OutputChannel getOutputChannel();

Calling release() on an OutputChannelMark will release underlying  
buffer space up to this mark (unless of cause there is a non-released  
marker that was set earlier in the stream).

The OutputChannelMark can also give you the channel that i came from,  
and so inside the handler you can do stuff like this to handle GIOP  
fragmentation dynamically based on when the underlying buffer runs full.

    class FragmentHandler implements OutputChannelMarkHandler {

        void willFlush( OutputChannelMark mark) {
             int message_size = mark.limit();
             if (!logical_stream_has_ended) {
                 mark.putByte(7, 2); // write "hasMoreFragments" bit
             mark.putInt (8, message_size);  // write message size  
into GIOP header


            if (!logical_stream_has_ended) {


I use the markers to implement GIOP fragments, and also to do  
chunking for values.  The mechanism cannot really be used for  
encapsulations because they can span GIOP messages.

So, ... on top of this abstraction layer I have implemented a fair  
chunk of the GIOP/CDR encoding stuff up to the point where a client  
can perform a request, but it doesn't work yet...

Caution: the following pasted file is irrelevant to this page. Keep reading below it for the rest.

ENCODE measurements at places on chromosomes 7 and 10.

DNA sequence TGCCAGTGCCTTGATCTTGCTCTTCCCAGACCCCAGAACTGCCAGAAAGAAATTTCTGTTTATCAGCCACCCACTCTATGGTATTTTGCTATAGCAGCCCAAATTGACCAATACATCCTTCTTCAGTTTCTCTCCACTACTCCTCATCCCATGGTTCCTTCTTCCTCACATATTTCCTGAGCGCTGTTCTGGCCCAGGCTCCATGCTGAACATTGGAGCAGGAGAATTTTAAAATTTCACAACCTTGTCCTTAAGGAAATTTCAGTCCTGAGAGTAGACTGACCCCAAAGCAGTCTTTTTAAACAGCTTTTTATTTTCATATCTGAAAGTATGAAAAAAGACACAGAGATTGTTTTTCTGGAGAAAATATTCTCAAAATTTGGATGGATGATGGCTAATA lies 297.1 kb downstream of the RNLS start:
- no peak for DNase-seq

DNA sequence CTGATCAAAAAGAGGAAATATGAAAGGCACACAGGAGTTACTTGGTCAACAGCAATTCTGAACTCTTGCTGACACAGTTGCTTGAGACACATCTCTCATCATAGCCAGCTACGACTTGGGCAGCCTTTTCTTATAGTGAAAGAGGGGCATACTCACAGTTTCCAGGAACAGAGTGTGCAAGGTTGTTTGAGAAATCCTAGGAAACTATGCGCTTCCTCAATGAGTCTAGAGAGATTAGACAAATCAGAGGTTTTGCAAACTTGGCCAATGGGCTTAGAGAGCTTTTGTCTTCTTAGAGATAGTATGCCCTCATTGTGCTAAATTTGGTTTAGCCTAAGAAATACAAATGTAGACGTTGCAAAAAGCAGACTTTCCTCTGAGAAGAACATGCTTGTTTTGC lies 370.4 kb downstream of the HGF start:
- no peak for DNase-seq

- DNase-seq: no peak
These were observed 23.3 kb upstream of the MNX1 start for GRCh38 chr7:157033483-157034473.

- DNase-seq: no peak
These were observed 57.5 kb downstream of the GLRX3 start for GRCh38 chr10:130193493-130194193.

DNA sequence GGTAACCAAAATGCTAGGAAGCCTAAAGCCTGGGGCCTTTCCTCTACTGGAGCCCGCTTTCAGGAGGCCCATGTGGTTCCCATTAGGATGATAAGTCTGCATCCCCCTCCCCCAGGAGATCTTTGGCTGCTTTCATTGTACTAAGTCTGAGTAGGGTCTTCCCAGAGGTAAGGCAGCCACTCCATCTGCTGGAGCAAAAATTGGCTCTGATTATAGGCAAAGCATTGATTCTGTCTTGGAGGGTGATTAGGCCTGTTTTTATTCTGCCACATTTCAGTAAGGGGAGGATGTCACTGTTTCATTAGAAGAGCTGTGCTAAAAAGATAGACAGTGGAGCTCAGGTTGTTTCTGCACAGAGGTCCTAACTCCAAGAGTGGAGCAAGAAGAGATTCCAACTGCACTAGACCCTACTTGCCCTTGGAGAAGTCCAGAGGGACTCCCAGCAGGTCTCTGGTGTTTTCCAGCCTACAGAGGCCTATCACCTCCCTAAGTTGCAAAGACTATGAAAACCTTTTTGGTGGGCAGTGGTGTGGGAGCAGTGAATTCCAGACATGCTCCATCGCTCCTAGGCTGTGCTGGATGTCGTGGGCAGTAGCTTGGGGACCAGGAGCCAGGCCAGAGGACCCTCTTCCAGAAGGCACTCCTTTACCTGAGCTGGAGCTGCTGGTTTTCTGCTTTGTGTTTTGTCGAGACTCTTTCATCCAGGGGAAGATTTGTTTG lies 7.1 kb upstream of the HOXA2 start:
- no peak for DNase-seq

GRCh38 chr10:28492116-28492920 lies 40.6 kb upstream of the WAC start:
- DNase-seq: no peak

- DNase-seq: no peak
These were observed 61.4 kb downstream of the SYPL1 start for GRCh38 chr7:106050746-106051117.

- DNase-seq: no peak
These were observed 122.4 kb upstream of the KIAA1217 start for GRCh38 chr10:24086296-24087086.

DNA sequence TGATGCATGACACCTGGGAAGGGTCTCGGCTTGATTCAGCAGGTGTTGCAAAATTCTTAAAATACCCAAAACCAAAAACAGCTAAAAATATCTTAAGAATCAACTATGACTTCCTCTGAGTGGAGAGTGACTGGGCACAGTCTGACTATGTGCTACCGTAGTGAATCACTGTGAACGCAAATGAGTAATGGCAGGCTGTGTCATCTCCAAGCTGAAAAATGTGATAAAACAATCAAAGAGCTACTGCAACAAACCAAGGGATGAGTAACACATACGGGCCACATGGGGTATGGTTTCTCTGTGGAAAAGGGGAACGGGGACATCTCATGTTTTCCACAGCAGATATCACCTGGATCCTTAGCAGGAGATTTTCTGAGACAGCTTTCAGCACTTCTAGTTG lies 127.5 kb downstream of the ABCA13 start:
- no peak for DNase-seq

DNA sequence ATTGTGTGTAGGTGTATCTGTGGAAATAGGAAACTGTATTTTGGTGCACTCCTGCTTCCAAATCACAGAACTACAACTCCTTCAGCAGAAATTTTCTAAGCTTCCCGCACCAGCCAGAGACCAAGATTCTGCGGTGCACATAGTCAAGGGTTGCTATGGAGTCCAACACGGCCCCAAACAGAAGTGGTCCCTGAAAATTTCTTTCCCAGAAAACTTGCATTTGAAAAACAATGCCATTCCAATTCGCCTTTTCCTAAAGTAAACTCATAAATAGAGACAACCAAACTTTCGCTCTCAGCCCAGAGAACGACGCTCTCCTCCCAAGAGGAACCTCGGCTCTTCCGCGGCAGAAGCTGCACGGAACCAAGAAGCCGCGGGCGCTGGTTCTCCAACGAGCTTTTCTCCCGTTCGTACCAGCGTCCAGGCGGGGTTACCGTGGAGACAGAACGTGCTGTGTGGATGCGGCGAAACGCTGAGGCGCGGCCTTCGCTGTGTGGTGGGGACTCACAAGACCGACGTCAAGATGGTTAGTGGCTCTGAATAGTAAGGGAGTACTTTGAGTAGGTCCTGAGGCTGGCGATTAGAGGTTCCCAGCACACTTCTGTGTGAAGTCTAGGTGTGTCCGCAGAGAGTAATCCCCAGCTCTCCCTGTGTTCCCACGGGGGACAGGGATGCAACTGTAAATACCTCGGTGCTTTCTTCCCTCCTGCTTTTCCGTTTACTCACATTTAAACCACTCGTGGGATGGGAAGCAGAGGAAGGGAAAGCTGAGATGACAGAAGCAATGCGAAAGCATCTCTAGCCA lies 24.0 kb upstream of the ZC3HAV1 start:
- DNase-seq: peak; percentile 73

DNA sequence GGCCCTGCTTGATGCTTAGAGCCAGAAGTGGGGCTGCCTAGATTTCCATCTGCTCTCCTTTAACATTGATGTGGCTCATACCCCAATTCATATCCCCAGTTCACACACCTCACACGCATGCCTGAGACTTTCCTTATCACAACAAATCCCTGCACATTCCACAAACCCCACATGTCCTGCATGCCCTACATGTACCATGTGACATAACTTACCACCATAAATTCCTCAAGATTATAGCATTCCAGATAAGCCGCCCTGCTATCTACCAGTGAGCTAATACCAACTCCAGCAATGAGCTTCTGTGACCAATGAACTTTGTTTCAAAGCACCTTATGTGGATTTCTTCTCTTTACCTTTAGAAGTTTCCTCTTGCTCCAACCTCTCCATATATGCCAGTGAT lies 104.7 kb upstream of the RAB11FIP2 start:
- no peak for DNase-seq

My thinking is that once this has reached a point where I can  
actually do a hello world invocation on a foreign ORB, then it would  
be a good point to bring in some more people.

Once we're past this, I have some larger chunks of the original  
Trifork ORB that we can bring to play.  You're welcome to have a look  
at the code though, and chip in with your comments.

Kresten Krab Thorup

"We do not inherit the Earth from our parents, we borrow it from our  
children." Saint Exupery

On Sep 15, 2005, at 10:46 PM, Alan D. Cabrera wrote:

> How are things going on this?
> I hope that what will be donated will not be "gold plated" so that  
> the community can participate in its integration into Geronimo.  I  
> know that a few people, including people from OpenORB, are  
> interested in helping out.
> Regards,
> Alan